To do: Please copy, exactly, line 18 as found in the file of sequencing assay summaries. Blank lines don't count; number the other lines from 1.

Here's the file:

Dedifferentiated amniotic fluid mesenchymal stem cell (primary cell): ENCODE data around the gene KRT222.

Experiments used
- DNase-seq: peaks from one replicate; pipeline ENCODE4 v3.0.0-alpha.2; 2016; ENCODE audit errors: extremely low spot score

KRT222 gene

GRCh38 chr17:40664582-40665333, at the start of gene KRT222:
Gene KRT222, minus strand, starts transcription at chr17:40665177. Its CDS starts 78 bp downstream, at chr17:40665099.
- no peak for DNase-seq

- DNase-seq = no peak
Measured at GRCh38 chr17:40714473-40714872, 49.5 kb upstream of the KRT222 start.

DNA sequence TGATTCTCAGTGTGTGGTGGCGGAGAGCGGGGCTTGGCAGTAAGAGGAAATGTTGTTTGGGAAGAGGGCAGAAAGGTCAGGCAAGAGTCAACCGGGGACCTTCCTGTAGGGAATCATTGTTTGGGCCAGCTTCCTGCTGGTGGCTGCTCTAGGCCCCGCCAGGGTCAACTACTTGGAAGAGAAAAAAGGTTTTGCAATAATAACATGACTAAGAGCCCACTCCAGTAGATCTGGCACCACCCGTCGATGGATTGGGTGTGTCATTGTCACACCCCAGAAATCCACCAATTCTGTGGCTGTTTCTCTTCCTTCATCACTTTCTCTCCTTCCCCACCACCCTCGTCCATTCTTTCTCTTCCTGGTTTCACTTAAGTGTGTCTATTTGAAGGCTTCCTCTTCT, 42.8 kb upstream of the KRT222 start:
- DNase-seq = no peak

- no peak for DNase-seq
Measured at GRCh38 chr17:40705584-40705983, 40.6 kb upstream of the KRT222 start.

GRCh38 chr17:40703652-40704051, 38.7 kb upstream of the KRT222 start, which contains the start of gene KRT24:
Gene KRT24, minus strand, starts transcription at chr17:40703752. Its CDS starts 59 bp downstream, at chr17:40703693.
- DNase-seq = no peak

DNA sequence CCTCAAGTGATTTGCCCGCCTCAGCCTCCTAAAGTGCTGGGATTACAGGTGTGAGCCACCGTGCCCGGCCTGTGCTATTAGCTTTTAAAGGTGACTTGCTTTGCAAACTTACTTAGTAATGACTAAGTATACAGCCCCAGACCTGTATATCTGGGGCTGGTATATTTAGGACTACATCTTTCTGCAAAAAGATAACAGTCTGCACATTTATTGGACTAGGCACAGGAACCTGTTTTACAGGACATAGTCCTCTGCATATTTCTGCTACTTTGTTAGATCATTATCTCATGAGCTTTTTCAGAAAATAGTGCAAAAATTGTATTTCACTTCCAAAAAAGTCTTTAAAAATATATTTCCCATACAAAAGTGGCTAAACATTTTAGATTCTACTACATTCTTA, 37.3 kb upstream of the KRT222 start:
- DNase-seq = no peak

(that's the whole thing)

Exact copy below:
- DNase-seq = no peak